Cooling Florida Sweet Corn 10 Table 5 ). Silk appearance was best in slush-iced sweet corn, but husk color, husk drying, kernel appearance and kernel taste were not affected by the three precooling treatments ( Table 6 ). Kernel texture ratings were lower in vacuum-cooled sweet corn and higher in slush-iced sweet corn. The precooling methods tested resulted in relatively minor differences in quality of the sweet corn. Even though the vacuum-cooled sweet corn was drenched with water prior to and after cooling, there was still some indication of kernel drying. The husks, however, appeared to remain in good condition. Although hydrocooling had no effect on pericarp content or sugar level compared to slush ice in Test 5, the more thorough hydrocooling treatment performed in Test 6 resulted in lower pericarp and higher sugar levels. Slush-ice precooling appears to be capable of producing sweet corn that has quality comparable to hydrocooling and vacuum cooling. The greatest potential for slush-icing may be as a supplement to either hydrocooling or vacuum cooling where the ice may act as a buffer against suboptimal temperature and humidity conditions encountered during handling. Conclusion This publication presented cooling requirements, cooling methods, quality parameters, and management guidelines for maintaining the quality of Florida sweet corn. Studies conducted at various commercial sweet corn precooling operations were discussed. Recommendations to the packinghouse operators concerning possible system performance improvements were presented, such as increasing residence time within a hydrocooler to achieve better cooling or lowering the cold room temperature to prevent warming of vacuum-cooled corn. The results of sweet corn quality evaluations judged from a consumer perspective were also presented. The importance of precooling and proper temperature management during subsequent handling of sweet corn was illustrated. The three precooling methods discussed are valuable first steps in proper temperature management for sweet corn. However, each has advantages and disadvantages. Slush-ice cooling appears to be a viable precooling alternative for precooling sweet corn. Results from studies of precooling operations at commercial packing houses indicate that most are doing a good job of precooling. The performance of existing systems can be improved if the operators make adjustments suggested in this study. Additional study is needed and planned to provide more thorough advice to the packinghouse precooling operators. In addition to the evaluation of cooling efficiency, more information is needed for economic and energy analysis in order to compare the performance of various commercial precoolers. References 1. Appleman, C.O. and J.M. Arthur. 1919. Carbohydrate metabolism in green sweet corn. Jour. Agr. Res. 17:137-152. 2. Brecht, J. K. 1988. Effect of handling practices on sweet corn quality. IFAS Sweet Corn Institute Proceedings. VEC 88-2. p. 12-15. 3. Brecht, J. K. 1990. Postharvest quality of sweet corn cultivars. IFAS Sweet Corn Institute Proceedings. VEC90-2. P13-16 4. Freie, R. L., and H. V. Young, Jr. 1990. Florida Agricultural Statistics. Vegetable Summary 1988-89. Department of Agriculture and Consumer Services. Florida Agricultural Statistics Service. Orlando, Florida, April. 5. Hardenburg, R. E., A. E. Watada, and C. Y. Wang. 1986. The commercial storage of fruits, vegetables, and florist and nursery stocks. Agricultural Handbook No. 66. U.S. Department of Agriculture. Washington, D.C. 6. Kader, A.A., R.F. Kasmire, F.G. Mitchell, M.S. Reid, N.F. Sommer, and J.F. Thompson. 1985. Postharvest technology of horticultural crops. California Coop. Ext. Serv. Pub. 3311. 7. Mitchell, F.G., R. Guillou, and R.A. Parsons. 1972. Commercial cooling of fruits and vegetables. California Agr. Expt. Sta. Man. 43. 8. Sargent, S.A., M.T. Talbot, and J.K Brecht. 1988. Evaluating precooling methods for vegetable packinghouse operations. Proc. Fla. State Hort. Soc. 101:175-182.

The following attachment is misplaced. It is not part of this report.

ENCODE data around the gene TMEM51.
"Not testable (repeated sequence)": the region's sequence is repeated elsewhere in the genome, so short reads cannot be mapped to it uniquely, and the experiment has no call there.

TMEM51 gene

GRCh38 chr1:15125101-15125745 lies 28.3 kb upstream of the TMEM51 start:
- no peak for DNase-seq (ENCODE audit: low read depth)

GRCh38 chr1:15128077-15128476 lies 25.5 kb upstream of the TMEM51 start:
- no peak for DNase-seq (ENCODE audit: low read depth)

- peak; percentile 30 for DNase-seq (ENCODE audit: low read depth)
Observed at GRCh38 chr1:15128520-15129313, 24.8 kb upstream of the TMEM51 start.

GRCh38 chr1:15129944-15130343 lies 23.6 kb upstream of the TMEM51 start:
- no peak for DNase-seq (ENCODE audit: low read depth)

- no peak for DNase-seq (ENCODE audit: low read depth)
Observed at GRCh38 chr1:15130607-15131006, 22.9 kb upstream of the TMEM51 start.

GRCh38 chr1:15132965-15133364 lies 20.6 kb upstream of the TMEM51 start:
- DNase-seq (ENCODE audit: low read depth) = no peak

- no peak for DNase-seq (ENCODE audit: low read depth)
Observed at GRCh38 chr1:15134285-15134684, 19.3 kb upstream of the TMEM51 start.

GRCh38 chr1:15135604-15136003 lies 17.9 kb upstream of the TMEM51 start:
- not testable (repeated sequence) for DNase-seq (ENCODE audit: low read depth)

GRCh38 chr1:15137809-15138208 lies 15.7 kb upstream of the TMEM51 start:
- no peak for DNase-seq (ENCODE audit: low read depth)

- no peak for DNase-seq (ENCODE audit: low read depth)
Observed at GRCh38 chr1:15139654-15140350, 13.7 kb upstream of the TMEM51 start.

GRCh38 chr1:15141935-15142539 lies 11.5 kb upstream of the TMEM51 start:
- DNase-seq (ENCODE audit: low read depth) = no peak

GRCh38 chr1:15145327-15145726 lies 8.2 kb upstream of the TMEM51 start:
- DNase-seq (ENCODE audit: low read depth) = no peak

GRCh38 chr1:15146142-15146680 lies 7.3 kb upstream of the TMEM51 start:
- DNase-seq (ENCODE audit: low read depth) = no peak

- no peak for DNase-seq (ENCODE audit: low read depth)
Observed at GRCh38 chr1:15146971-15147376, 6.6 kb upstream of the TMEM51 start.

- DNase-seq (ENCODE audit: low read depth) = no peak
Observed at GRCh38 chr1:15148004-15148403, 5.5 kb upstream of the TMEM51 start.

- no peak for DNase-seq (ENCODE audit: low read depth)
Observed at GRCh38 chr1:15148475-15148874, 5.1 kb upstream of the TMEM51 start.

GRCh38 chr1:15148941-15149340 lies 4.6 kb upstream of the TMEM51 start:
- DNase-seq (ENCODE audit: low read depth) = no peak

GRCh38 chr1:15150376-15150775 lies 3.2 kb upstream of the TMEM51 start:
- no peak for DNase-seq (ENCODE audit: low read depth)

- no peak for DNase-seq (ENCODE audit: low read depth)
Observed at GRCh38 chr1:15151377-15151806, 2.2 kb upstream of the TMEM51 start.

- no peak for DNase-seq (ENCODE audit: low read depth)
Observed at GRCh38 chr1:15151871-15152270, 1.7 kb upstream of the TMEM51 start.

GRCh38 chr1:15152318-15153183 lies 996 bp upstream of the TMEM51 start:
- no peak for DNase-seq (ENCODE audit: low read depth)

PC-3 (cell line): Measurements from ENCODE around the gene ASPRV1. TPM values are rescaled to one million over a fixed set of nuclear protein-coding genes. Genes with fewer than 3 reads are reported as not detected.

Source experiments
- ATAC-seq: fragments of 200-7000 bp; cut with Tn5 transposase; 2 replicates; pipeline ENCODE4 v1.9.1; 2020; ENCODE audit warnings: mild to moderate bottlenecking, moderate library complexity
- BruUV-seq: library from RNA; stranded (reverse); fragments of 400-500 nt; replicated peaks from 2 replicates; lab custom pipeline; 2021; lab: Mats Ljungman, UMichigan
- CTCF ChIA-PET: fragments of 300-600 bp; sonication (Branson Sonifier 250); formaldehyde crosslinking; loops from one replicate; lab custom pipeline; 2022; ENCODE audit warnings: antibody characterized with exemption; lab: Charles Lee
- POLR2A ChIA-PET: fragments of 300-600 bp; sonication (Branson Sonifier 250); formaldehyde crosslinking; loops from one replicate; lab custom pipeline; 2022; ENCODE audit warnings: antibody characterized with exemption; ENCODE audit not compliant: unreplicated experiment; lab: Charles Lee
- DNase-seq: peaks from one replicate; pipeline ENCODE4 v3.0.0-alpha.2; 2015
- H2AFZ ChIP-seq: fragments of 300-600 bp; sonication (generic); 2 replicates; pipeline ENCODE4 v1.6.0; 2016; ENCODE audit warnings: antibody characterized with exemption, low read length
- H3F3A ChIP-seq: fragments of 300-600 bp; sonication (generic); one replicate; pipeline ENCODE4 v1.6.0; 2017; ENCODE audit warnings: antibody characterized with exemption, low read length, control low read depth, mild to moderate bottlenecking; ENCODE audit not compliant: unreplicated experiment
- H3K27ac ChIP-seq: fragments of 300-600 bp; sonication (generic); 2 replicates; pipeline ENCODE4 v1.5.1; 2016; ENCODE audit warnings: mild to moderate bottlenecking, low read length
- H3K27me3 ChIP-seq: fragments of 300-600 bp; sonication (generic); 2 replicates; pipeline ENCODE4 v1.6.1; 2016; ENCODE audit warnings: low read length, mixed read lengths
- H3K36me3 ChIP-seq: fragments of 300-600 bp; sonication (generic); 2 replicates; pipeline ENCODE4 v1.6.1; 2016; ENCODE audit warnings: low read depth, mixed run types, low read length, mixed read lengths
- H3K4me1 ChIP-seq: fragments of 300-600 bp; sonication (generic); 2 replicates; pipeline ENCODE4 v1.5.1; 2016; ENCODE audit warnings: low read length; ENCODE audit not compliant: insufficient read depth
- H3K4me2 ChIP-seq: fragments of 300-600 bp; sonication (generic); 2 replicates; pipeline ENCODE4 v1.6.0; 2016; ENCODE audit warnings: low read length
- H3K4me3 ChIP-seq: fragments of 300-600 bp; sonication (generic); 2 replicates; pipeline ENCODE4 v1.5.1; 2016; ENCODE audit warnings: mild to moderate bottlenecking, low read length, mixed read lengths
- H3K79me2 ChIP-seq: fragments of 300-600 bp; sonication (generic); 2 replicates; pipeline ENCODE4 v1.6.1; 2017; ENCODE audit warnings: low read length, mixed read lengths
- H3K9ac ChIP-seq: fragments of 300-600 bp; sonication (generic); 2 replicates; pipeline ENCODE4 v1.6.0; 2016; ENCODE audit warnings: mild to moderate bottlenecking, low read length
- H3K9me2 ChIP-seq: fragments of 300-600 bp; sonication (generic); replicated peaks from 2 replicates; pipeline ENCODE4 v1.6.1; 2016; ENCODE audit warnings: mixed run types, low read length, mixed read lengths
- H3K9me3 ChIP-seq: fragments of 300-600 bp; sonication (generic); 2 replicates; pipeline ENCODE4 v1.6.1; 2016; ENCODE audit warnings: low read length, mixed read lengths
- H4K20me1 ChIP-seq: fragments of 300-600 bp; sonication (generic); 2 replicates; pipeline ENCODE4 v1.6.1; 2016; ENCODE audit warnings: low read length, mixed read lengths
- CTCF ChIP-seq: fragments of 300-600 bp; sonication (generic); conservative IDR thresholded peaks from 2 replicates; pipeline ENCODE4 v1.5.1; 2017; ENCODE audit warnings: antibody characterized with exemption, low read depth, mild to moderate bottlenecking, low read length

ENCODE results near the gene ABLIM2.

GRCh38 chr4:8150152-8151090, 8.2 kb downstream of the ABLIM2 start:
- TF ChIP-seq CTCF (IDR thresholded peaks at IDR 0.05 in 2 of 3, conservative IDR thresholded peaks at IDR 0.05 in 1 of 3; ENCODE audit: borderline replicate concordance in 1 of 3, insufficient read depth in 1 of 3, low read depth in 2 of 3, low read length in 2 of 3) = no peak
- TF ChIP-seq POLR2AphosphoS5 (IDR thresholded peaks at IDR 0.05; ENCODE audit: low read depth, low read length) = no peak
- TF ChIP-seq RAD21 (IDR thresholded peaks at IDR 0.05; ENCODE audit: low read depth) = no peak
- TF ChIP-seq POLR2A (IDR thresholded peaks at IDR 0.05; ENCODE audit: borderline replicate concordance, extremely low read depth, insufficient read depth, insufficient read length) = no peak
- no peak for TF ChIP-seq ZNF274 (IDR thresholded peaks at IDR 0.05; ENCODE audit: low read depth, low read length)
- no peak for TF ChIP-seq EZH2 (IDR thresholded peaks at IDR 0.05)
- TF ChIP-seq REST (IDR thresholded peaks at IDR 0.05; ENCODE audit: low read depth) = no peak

Cooling Florida Sweet Corn 11 9. Talbot, M.T., S.A. Sargent, and J.K. Brecht. 1989. Evaluation of commercial precooling for sweet corn. Proc. Fla. State Hort. Soc. 102:169-175.